Set Theory, Higher Order Logic or Both?
"... The majority of general purpose mechanised proof assistants support versions of typed higher order logic, even though set theory is the standard foundation for mathematics. For many applications higher order logic works well and provides, for specification, the benefits of typechecking that are ..."
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Cited by 7 (0 self)
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The majority of general purpose mechanised proof assistants support versions of typed higher order logic, even though set theory is the standard foundation for mathematics. For many applications higher order logic works well and provides, for specification, the benefits of typechecking that are wellknown in programming. However, there are areas where types get in the way or seem unmotivated. Furthermore, most people with a scientific or engineering background already know set theory, but not higher order logic. This paper discusses some approaches to getting the best of both worlds: the expressiveness and standardness of set theory with the efficient treatment of functions provided by typed higher order logic.
A comparison of HOLST and Isabelle/ZF
, 1995
"... The use of higher order logic (simple type theory) is often limited by its restrictive type system. Set theory allows many constructions on sets that are not possible on types in higher order logic. This paper presents a comparison of two theorem provers supporting set theory, namely HOLST and Isab ..."
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Cited by 2 (2 self)
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The use of higher order logic (simple type theory) is often limited by its restrictive type system. Set theory allows many constructions on sets that are not possible on types in higher order logic. This paper presents a comparison of two theorem provers supporting set theory, namely HOLST and Isabelle/ZF, based on a formalization of the inverse limit construction of domain theory � this construction cannot be formalized in higher order logic directly. We argue that whilst the combination of higher order logic and set theory in HOLST has advantages over the rst order set theory in Isabelle/ZF, the proof infrastructure of Isabelle/ZF has better support for set theory proofs than HOLST. Proofs in Isabelle/ZF are both considerably shorter and easier to write. 1
Experiments in Formalizing Basic Category Theory in Higher Order Logic and Set Theory
, 1995
"... this paper is the product category, defined by ..."
Treating Partiality in a Logic of Total
, 1996
"... The need to use partial functions arises frequently in formal descriptions of computer systems. However, most proof assistants are based on logics of total functions. One way to address this mismatch is to invent and mechanize a new logic. Another is to develop practical workarounds in existing sett ..."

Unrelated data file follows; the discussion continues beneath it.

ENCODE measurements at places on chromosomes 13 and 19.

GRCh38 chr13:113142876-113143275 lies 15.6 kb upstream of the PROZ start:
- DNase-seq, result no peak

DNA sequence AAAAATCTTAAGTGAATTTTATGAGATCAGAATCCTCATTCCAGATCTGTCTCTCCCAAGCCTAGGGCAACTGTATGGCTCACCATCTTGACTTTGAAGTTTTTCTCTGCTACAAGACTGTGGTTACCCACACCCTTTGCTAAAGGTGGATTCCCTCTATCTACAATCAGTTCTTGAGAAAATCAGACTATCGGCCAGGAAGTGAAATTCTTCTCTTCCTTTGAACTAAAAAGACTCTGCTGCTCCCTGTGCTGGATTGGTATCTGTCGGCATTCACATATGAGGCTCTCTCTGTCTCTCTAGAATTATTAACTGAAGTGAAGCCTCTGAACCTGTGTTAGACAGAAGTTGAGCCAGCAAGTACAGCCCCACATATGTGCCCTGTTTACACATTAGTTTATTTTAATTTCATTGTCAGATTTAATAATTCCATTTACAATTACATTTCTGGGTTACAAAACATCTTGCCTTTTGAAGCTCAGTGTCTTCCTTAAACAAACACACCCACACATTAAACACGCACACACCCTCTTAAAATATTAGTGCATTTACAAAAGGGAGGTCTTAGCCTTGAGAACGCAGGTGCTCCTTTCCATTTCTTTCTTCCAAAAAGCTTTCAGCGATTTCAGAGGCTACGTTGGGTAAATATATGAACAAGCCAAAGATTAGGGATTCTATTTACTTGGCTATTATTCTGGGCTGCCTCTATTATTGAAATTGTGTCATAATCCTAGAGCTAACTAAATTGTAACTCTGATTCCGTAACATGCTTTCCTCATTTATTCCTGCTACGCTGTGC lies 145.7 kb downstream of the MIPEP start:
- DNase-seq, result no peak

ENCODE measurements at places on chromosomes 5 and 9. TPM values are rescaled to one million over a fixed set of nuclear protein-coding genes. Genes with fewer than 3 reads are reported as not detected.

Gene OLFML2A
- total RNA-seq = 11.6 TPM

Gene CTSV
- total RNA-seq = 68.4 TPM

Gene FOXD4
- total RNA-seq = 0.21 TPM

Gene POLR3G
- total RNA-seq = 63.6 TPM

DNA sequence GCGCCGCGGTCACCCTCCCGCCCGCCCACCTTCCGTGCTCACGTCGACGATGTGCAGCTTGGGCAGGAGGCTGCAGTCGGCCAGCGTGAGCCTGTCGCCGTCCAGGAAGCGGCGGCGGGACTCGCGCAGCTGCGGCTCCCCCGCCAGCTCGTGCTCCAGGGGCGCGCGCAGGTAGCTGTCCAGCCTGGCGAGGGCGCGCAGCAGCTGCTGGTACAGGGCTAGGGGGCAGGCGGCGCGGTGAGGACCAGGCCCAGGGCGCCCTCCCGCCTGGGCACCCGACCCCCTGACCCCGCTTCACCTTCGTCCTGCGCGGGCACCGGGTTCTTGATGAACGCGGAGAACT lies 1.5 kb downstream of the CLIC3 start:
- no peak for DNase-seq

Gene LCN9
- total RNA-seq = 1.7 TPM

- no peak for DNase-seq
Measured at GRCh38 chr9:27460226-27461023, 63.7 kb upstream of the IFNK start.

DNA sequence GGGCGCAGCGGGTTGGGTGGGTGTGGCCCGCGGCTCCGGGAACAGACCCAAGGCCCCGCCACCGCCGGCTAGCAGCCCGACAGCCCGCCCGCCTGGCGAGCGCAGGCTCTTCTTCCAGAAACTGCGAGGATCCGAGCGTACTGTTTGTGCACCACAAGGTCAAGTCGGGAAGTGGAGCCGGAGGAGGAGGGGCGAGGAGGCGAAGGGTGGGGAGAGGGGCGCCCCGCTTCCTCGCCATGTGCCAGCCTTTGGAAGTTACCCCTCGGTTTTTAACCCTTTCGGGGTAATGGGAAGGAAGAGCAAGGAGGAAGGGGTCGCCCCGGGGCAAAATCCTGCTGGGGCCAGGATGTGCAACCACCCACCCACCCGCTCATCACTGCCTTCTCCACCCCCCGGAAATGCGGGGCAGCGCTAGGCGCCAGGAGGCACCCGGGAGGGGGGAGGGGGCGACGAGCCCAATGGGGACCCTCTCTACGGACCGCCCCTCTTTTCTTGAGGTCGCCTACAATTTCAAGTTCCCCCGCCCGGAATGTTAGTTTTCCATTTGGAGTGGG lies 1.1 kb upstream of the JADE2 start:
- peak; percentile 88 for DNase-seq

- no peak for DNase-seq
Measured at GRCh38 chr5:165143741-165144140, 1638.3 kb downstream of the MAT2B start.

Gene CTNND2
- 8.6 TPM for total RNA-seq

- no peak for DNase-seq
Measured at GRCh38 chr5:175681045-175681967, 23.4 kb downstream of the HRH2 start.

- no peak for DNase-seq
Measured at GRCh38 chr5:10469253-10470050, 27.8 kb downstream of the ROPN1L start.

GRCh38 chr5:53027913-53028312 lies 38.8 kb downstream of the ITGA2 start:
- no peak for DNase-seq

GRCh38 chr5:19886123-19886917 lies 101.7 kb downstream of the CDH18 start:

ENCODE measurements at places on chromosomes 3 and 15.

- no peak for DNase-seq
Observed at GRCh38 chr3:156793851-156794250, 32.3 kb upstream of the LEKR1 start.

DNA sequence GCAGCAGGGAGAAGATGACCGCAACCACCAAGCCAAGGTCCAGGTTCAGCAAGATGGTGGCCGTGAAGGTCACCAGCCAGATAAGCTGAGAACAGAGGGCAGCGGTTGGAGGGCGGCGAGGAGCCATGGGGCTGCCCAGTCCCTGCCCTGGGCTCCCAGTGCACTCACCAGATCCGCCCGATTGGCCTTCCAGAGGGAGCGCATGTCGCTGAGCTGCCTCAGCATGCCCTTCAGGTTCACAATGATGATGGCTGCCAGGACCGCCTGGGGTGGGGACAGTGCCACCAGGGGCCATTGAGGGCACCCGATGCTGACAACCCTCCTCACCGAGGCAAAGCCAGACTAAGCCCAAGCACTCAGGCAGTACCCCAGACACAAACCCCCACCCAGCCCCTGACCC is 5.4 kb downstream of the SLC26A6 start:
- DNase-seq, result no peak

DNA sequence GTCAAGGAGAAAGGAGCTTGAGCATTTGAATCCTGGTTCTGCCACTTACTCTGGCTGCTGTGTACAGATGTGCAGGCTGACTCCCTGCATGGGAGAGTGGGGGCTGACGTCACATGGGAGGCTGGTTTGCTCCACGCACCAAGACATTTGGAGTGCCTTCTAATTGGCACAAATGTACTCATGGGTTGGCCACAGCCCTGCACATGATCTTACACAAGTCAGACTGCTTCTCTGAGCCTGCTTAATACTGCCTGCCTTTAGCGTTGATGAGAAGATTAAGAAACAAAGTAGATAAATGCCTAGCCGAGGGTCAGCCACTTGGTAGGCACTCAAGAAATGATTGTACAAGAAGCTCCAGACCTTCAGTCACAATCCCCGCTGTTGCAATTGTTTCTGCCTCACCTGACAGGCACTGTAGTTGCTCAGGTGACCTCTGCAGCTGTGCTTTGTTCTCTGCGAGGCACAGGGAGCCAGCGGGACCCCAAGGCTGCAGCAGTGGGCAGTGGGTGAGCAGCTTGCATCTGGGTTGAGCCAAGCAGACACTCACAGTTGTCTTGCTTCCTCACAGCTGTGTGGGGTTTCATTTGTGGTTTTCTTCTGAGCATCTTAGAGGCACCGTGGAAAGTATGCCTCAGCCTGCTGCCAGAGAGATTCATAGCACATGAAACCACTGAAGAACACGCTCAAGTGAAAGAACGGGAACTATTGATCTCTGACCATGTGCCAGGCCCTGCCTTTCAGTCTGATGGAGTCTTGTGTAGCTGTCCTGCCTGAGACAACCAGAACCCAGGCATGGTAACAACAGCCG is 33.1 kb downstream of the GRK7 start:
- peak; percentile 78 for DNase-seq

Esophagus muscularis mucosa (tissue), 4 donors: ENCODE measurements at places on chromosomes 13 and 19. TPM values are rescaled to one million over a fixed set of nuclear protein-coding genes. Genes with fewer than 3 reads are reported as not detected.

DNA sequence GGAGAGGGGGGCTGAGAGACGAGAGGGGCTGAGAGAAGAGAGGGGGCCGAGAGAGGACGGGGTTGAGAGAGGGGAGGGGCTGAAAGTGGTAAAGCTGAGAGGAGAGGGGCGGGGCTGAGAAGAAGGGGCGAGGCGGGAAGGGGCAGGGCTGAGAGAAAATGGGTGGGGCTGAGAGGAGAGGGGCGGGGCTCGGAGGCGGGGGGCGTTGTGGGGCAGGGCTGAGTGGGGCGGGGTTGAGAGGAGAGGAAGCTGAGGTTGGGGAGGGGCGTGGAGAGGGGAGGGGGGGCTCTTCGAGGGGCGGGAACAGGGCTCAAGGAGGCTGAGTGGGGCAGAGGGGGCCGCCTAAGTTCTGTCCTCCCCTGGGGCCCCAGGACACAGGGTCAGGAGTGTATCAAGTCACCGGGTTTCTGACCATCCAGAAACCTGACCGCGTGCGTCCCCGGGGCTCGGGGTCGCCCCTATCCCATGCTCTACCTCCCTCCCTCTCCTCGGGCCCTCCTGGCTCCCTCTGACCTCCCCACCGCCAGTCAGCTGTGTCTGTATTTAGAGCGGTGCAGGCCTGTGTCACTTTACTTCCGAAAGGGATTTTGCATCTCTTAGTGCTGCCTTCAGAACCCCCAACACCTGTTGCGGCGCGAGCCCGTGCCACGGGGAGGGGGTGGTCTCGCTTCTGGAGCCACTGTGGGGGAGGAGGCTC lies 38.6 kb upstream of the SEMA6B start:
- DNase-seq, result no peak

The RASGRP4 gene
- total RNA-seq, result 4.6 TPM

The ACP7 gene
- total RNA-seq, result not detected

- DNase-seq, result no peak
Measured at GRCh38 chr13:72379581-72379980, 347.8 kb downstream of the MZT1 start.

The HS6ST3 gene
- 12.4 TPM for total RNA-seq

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The need to use partial functions arises frequently in formal descriptions of computer systems. However, most proof assistants are based on logics of total functions. One way to address this mismatch is to invent and mechanize a new logic. Another is to develop practical workarounds in existing settings. In this paper we take the latter course: we survey and compare methods used to support partiality in a mechanization of a higher order logic featuring only total functions. The techniques we discuss are generally applicable and are illustrated by relatively large examples.
Holcf = Hol + Lcf
, 1998
"... HOLCF is the definitional extension of Church's HigherOrder Logic with Scott's Logic for Computable Functions that has been implemented in the theorem prover Isabelle. This results in a flexible setup for reasoning about functional programs. HOLCF supports standard domain theory (in parti ..."
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HOLCF is the definitional extension of Church's HigherOrder Logic with Scott's Logic for Computable Functions that has been implemented in the theorem prover Isabelle. This results in a flexible setup for reasoning about functional programs. HOLCF supports standard domain theory (in particular fixpoint reasoning and recursive domain equations) but also coinductive arguments about lazy datatypes. This paper describes in detail how domain theory is embedded in HOL and presents applications from functional programming, concurrency and denotational semantics.